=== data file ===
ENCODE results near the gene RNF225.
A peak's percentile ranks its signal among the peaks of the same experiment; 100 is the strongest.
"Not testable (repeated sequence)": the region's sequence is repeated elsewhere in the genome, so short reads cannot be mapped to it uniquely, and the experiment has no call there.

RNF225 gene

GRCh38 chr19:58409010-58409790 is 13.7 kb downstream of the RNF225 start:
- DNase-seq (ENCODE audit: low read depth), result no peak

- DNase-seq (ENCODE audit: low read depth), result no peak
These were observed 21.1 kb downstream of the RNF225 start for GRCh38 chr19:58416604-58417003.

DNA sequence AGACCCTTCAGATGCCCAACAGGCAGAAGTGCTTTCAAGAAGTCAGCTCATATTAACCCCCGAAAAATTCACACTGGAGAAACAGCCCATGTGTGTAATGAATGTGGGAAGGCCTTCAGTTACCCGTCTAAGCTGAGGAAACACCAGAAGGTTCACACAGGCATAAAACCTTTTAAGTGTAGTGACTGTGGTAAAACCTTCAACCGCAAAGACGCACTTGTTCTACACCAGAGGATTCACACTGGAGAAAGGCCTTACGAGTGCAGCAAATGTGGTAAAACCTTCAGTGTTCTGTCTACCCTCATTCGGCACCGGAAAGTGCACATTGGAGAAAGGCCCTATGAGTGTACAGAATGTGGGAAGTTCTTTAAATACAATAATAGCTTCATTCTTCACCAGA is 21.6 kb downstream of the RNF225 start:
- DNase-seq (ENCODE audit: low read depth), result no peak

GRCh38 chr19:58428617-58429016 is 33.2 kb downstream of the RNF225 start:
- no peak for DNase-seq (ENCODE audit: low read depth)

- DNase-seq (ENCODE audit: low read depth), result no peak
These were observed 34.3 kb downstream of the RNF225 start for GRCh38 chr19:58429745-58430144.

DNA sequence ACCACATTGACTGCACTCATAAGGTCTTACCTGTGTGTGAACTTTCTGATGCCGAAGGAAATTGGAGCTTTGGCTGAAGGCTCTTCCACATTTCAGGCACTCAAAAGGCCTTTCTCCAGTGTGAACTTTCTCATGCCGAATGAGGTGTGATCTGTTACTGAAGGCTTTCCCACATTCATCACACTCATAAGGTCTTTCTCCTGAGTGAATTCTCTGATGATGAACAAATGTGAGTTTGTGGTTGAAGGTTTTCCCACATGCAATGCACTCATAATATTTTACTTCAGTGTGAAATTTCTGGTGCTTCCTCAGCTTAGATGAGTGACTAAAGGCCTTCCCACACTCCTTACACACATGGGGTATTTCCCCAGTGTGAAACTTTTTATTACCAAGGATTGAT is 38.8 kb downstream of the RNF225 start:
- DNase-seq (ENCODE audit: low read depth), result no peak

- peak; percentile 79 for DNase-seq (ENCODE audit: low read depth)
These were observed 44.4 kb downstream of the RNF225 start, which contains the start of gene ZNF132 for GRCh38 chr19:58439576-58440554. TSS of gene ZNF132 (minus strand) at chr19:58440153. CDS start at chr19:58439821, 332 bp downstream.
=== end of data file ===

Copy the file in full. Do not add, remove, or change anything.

ENCODE results near the gene RNF225.
A peak's percentile ranks its signal among the peaks of the same experiment; 100 is the strongest.
"Not testable (repeated sequence)": the region's sequence is repeated elsewhere in the genome, so short reads cannot be mapped to it uniquely, and the experiment has no call there.

RNF225 gene

GRCh38 chr19:58409010-58409790 is 13.7 kb downstream of the RNF225 start:
- DNase-seq (ENCODE audit: low read depth), result no peak

- DNase-seq (ENCODE audit: low read depth), result no peak
These were observed 21.1 kb downstream of the RNF225 start for GRCh38 chr19:58416604-58417003.

DNA sequence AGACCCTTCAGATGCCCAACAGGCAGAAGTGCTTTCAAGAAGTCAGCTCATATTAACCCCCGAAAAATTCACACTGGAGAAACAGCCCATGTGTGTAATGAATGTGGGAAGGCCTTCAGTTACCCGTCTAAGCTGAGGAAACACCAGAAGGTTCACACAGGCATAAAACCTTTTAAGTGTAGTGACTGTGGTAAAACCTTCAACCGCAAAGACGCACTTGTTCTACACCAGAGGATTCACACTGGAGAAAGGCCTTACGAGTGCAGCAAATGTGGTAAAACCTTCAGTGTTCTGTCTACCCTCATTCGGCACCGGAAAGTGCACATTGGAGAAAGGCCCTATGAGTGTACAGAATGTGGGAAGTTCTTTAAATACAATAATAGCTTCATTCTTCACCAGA is 21.6 kb downstream of the RNF225 start:
- DNase-seq (ENCODE audit: low read depth), result no peak

GRCh38 chr19:58428617-58429016 is 33.2 kb downstream of the RNF225 start:
- no peak for DNase-seq (ENCODE audit: low read depth)

- DNase-seq (ENCODE audit: low read depth), result no peak
These were observed 34.3 kb downstream of the RNF225 start for GRCh38 chr19:58429745-58430144.

DNA sequence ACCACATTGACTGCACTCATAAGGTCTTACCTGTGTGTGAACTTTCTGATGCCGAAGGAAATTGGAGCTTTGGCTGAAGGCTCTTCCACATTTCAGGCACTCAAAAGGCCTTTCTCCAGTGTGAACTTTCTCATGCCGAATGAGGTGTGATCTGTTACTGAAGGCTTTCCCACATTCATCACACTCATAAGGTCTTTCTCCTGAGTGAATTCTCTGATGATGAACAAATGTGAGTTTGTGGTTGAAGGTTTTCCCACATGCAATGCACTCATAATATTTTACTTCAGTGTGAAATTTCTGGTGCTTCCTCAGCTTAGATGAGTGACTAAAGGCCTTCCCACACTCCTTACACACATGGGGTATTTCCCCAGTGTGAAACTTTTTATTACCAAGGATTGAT is 38.8 kb downstream of the RNF225 start:
- DNase-seq (ENCODE audit: low read depth), result no peak

- peak; percentile 79 for DNase-seq (ENCODE audit: low read depth)
These were observed 44.4 kb downstream of the RNF225 start, which contains the start of gene ZNF132 for GRCh38 chr19:58439576-58440554. TSS of gene ZNF132 (minus strand) at chr19:58440153. CDS start at chr19:58439821, 332 bp downstream.